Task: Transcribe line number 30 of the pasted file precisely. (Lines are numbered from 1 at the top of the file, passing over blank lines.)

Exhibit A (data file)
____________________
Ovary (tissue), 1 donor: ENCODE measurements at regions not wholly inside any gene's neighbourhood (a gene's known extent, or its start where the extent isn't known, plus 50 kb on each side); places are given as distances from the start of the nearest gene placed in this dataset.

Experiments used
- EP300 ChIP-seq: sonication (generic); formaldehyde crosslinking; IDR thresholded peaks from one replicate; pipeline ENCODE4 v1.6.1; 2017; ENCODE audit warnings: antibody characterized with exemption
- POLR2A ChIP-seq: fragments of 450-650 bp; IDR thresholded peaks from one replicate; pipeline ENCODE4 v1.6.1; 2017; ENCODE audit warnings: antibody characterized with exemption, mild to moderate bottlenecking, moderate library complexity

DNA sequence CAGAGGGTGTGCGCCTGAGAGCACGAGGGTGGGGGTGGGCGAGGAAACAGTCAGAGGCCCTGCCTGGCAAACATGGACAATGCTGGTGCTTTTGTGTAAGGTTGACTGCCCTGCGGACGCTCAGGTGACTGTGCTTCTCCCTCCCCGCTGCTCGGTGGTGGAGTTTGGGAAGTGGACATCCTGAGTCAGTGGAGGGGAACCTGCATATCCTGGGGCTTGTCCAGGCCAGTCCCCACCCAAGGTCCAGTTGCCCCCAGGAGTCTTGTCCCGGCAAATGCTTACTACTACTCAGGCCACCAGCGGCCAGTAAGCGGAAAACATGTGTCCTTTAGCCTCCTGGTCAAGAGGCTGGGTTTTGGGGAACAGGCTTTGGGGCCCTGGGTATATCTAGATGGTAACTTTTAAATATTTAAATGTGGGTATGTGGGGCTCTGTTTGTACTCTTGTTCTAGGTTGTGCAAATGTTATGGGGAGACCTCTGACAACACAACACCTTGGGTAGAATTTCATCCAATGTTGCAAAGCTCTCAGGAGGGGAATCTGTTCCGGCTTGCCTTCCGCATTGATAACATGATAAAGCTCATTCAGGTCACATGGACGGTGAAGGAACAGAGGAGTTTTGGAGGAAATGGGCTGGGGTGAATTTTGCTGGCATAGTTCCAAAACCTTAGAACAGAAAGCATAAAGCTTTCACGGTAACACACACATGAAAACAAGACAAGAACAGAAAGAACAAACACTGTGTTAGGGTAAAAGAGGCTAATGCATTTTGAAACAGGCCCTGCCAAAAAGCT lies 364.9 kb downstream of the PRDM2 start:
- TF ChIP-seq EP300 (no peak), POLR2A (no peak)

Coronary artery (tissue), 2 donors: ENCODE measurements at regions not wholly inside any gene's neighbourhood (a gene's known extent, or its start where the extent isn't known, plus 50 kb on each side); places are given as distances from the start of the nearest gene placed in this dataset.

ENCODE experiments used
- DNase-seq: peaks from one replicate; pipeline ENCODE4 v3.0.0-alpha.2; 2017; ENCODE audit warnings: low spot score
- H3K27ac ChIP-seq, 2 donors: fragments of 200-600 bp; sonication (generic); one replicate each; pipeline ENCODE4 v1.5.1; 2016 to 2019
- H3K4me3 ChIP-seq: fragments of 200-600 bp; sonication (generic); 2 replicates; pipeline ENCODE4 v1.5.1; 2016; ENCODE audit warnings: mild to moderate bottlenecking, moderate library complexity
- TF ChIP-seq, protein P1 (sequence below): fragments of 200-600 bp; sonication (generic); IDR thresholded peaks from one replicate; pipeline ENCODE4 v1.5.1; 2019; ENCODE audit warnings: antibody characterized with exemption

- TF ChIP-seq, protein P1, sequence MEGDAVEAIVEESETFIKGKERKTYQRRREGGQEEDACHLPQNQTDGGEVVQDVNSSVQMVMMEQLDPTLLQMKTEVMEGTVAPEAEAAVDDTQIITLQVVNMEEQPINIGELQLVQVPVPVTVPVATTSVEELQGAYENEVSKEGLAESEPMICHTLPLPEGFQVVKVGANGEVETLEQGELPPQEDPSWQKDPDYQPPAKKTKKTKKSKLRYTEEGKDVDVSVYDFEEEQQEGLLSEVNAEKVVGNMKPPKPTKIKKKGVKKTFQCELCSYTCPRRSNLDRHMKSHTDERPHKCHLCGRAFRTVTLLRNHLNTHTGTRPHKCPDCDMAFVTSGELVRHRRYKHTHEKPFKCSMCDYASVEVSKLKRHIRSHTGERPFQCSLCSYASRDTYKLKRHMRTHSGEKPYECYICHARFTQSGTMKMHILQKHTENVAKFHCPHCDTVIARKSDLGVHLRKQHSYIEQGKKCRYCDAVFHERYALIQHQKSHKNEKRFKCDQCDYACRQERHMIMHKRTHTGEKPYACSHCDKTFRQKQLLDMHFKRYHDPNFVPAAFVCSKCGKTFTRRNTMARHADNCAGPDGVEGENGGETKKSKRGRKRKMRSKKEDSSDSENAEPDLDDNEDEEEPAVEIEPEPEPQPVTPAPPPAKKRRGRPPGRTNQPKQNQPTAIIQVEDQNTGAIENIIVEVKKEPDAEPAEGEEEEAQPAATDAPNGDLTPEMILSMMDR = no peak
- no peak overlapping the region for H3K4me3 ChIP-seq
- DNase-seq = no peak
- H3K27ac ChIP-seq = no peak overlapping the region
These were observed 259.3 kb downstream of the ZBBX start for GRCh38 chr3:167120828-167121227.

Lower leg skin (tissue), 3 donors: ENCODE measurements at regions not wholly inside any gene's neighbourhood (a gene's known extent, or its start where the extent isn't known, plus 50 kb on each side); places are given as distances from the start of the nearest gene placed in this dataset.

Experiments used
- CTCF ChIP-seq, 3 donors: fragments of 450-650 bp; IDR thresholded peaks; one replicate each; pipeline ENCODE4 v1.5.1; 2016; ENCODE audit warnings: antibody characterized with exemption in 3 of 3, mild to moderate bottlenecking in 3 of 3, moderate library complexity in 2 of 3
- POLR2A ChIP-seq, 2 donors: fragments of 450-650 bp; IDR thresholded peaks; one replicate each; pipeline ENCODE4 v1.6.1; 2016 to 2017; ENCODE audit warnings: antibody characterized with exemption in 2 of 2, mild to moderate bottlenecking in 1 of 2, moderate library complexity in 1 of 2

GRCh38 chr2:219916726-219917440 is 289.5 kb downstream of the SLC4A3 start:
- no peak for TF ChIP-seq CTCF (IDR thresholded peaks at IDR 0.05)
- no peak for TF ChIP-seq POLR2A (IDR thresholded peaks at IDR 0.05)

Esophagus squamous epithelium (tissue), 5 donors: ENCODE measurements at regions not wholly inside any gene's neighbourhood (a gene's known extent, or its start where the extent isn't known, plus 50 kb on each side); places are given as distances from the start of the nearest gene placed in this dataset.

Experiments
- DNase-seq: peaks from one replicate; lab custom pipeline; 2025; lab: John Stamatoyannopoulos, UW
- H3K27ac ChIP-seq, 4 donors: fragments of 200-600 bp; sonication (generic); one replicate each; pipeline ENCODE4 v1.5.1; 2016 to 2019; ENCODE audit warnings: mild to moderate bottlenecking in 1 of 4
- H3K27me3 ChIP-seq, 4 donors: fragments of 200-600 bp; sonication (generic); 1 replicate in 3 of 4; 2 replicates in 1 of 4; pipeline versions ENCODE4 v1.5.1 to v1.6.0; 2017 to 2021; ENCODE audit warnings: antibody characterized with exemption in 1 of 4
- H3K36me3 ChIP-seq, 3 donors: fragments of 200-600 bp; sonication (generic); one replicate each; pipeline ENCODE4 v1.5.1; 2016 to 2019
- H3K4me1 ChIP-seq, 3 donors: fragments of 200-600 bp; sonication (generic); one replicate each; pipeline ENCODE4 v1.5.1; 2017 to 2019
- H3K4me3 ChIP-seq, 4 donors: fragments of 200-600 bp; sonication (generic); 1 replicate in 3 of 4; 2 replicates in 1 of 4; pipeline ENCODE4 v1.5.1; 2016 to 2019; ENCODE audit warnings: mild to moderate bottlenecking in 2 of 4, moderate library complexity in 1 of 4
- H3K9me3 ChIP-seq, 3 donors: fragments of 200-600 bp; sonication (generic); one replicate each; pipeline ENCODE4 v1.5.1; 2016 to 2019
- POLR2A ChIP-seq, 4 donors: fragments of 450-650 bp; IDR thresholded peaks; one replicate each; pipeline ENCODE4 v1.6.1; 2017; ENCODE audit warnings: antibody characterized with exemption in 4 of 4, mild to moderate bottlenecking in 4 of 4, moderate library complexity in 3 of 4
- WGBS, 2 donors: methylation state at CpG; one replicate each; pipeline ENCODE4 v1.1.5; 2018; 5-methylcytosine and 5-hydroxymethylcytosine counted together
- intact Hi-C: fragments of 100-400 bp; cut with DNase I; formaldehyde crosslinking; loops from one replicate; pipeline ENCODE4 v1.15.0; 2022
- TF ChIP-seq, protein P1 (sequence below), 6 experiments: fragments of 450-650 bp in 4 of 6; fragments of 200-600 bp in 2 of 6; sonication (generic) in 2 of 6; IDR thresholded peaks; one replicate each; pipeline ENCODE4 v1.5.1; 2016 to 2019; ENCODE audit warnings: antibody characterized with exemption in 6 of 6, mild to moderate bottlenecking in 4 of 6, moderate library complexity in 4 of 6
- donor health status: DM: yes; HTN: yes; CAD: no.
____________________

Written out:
- H3K36me3 ChIP-seq, 3 donors: fragments of 200-600 bp; sonication (generic); one replicate each; pipeline ENCODE4 v1.5.1; 2016 to 2019